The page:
Brussels to sue UK over Phorm failures
ICO and Phorm respond
Updated The European Commission has revealed plans to sue the UK government over its failure to take any action against BT and Phorm for their secret broadband interception and profiling trials.
Last year The Register revealed the pair had run covert wiretaps on tens of thousands of broadband lines in two trials in 2006 and 2007, to profile web use on behalf of advertisers.
In a statement released today, EU telecoms Commissioner Viviane Reding said the Phorm case showed UK laws needed to be tightened to protect consumers and comply with the ePrivacy Directive. New Labour signed the UK up to the ePrivacy Directive in 2002 and it came into force in October 2003.
"I call on the UK authorities to change their national laws and ensure that national authorities are duly empowered and have proper sanctions at their disposal to enforce EU legislation on the confidentiality of communications," Reding said.
"This should allow the UK to respond more vigorously to new challenges to ePrivacy and personal data protection such as those that have arisen in the Phorm case."
Under UK legislation, responsibility for enforcing the ePrivacy Directive lies with the Information Commissioner's Office (ICO). It had discussions with BT and Phorm about the secret trials but declined to take any action. The ICO accepted BT's argument that it would have been hard to explain Phorm's interception and profiling system to internet users whose communications it was being tested on.
The ICO did not immediately respond to a request for comment today; we'll update this story when it does.
Announcing the infringement action, the Commission also said it was concerned that the UK does not have an authority to regulate interception of communications by private companies.
The ICO does not have responsibility for enforcing the Regulation of Investigatory Powers Act (RIPA), which governs interception, and the Office of the Surveillance Commissioners is mandated only to investigate interceptions by public authorities. The police meanwhile declined to act over BT and Phorm's trials, saying there was "implied consent" and a lack of criminal intent.
The Commission said: "Under UK law, which is enforced by the UK police, it is an offence to unlawfully intercept communications. However, the scope of this offence is limited to 'intentional' interception only.
"Moreover, according to this law, interception is also considered to be lawful when the interceptor has 'reasonable grounds for believing' that consent to interception has been given. The Commission is also concerned that the UK does not have an independent national supervisory authority dealing with such interceptions."
After it had carried out the two trials, Phorm sought advice from the Home Office on whether its technology complied with RIPA. An official replied that he believed it could be if consent was sought from each broadband customer. Outside legal experts have since disputed that advice, arguing consent would also be needed from every website whose data was intercepted.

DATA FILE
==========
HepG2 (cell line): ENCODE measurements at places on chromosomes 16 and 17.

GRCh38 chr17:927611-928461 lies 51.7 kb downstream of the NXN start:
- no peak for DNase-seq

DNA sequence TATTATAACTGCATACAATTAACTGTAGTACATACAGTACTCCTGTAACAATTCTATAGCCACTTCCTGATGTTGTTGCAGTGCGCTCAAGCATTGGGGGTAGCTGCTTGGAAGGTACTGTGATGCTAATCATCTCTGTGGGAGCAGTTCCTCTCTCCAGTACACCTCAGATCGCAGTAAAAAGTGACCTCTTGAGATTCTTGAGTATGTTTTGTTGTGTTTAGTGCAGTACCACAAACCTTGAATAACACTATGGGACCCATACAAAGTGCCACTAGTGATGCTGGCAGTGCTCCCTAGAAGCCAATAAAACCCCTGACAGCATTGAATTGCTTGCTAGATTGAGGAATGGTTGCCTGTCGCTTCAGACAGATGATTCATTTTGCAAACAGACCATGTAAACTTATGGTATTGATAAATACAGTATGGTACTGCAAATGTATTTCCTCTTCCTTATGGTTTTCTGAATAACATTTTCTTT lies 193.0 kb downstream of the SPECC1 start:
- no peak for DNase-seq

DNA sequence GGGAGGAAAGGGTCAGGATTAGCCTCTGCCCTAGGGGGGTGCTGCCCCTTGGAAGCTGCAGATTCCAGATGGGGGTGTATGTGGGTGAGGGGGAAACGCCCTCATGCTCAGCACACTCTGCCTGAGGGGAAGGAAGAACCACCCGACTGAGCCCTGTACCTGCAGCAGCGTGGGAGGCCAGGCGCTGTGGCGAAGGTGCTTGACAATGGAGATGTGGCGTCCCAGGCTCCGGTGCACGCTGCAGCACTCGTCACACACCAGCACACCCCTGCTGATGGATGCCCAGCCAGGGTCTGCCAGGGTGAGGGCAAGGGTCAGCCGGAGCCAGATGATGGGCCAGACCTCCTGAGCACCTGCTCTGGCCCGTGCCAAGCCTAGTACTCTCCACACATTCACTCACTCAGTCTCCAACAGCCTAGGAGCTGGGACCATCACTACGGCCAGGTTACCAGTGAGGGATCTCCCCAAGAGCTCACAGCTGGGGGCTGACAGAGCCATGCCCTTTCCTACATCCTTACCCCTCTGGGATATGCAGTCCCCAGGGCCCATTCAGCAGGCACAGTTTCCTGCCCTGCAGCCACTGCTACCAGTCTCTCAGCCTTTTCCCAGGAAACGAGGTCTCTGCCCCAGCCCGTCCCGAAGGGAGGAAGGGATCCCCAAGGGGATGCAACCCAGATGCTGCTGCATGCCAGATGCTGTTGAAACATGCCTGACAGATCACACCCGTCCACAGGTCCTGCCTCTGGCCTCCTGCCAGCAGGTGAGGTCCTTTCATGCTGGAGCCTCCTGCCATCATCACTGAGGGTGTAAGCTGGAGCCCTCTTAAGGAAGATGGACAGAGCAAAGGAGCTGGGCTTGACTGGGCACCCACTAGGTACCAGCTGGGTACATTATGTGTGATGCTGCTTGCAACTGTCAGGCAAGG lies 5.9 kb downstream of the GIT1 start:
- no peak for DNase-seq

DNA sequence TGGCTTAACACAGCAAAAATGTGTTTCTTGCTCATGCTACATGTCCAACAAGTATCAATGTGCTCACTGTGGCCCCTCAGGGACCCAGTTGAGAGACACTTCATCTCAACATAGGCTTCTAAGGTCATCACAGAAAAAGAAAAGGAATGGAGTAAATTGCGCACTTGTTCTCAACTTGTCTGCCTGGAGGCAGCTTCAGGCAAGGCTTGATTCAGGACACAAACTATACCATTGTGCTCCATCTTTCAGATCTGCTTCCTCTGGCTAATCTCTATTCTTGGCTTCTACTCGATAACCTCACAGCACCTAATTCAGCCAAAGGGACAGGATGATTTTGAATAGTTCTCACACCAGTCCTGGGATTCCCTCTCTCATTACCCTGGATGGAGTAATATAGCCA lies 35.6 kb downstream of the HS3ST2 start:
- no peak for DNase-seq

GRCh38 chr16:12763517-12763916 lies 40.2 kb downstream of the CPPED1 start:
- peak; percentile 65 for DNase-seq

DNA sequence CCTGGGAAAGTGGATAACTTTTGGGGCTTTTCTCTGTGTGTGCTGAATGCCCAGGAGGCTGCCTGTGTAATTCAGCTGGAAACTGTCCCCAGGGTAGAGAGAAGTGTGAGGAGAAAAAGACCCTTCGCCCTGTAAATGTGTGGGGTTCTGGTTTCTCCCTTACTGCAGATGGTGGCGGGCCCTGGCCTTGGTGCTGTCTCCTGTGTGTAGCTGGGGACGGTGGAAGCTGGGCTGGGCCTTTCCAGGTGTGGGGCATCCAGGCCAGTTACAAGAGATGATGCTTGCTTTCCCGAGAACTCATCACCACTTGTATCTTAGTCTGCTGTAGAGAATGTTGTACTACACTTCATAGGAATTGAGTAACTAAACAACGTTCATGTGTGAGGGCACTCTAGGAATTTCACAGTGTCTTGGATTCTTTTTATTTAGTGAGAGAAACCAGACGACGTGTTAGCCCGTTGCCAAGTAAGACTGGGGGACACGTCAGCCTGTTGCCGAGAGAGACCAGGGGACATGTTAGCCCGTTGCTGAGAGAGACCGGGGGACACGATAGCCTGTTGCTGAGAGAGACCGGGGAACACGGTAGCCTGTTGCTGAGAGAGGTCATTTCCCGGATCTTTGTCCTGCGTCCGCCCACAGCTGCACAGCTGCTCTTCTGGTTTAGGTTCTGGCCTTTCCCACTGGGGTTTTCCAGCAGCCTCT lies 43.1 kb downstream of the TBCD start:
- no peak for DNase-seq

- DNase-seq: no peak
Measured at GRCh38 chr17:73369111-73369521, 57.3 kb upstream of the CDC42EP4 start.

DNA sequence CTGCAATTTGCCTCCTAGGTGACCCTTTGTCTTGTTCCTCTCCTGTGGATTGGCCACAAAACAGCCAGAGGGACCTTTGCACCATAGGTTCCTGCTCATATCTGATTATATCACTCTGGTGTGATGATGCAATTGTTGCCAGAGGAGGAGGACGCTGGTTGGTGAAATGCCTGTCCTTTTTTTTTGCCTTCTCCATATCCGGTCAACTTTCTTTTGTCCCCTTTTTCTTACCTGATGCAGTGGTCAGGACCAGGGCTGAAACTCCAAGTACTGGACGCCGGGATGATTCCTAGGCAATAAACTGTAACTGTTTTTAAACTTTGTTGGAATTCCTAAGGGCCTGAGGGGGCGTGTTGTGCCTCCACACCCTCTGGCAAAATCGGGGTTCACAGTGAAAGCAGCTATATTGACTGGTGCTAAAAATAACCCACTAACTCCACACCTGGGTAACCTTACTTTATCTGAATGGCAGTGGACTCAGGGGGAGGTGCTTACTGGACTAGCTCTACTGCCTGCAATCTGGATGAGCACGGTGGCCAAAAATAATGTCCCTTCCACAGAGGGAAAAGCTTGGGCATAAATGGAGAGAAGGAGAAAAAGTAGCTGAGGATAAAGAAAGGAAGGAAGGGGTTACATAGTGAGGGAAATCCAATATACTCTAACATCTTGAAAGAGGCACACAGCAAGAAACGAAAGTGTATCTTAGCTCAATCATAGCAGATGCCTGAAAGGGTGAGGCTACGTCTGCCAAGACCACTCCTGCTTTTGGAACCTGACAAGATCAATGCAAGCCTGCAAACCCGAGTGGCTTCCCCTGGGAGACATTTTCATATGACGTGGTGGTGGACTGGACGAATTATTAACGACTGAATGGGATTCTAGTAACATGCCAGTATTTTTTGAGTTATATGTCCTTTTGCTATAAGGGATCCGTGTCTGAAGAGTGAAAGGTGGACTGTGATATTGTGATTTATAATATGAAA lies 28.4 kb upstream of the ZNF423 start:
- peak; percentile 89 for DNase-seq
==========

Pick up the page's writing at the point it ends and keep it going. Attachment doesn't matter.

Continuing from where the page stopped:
The Commission's action follows several months of letter-writing back and forth between Brussels and Whitehall. It has sent the Department for Business, Enterprise and Regulatory Reform (BERR), which handles UK government communications with the Commission, two months' notice of formal action. If it receives no reply or an unsatisfactory reply, it may decide to issue "a reasoned opinion", which is the next stage of the infringement process.
If following that the government does not bring UK law into line with European obligations, the Commission could sue in the European Court of Justice in Luxembourg. It has powers to heavily fine member states who infringe EU law.
A BERR spokeswoman confirmed officials had received the Commission's notice. "We will be considering the issues raised and will respond within the required timeframe. It would be inappropriate to comment further at this time," she said.
At time of publication spokespeople for BT and Phorm had not returned our calls. Again, we'll update this story when they do. Previously both have claimed they took legal advice prior to the trials, but refused to reveal what it said.
We've reproduced the Commission statement in full on the next page. ®
Phorm returned our call via email just after 4pm. It sought to soothe investors, saying it does not expect the Commission's action to have any impact on its plans. It did not address the legal status of its previous secret trials.
Here's the statement in full:
The EU Commission has announced today that it is starting infringement proceedings against the UK Government concerning the alleged failure of UK legislation to conform in certain respects with EU e-privacy and personal data protection rules. This is obviously a matter for the Commission and the UK Government.
However, in so far as the Commission's announcement references Phorm's technology, we should like to make the following points clear. Phorm's technology is fully compliant with UK legislation and relevant EU directives. This has been confirmed by BERR and by the UK regulatory authorities and we note that there is no suggestion to the contrary in the Commission's statement today. We do not envisage the Commission’s proceedings will have any impact on the company's plans going forwards.
Furthermore, Phorm's system stands out from other online advertising systems in that it does not store personal data, or browsing histories. Finally, consistent with UK and EU legislation, and in anticipation of any changes that may be made to the law in the future, our system offers un-missable notice and clear and persistent choice to consumers.
This release clarifies any misunderstandings that may have arisen following the Commission's announcement.
The ICO returned our call via email at about 4.30pm. It argued that the Commission was referring to intercept law and so implied it was not directly involved.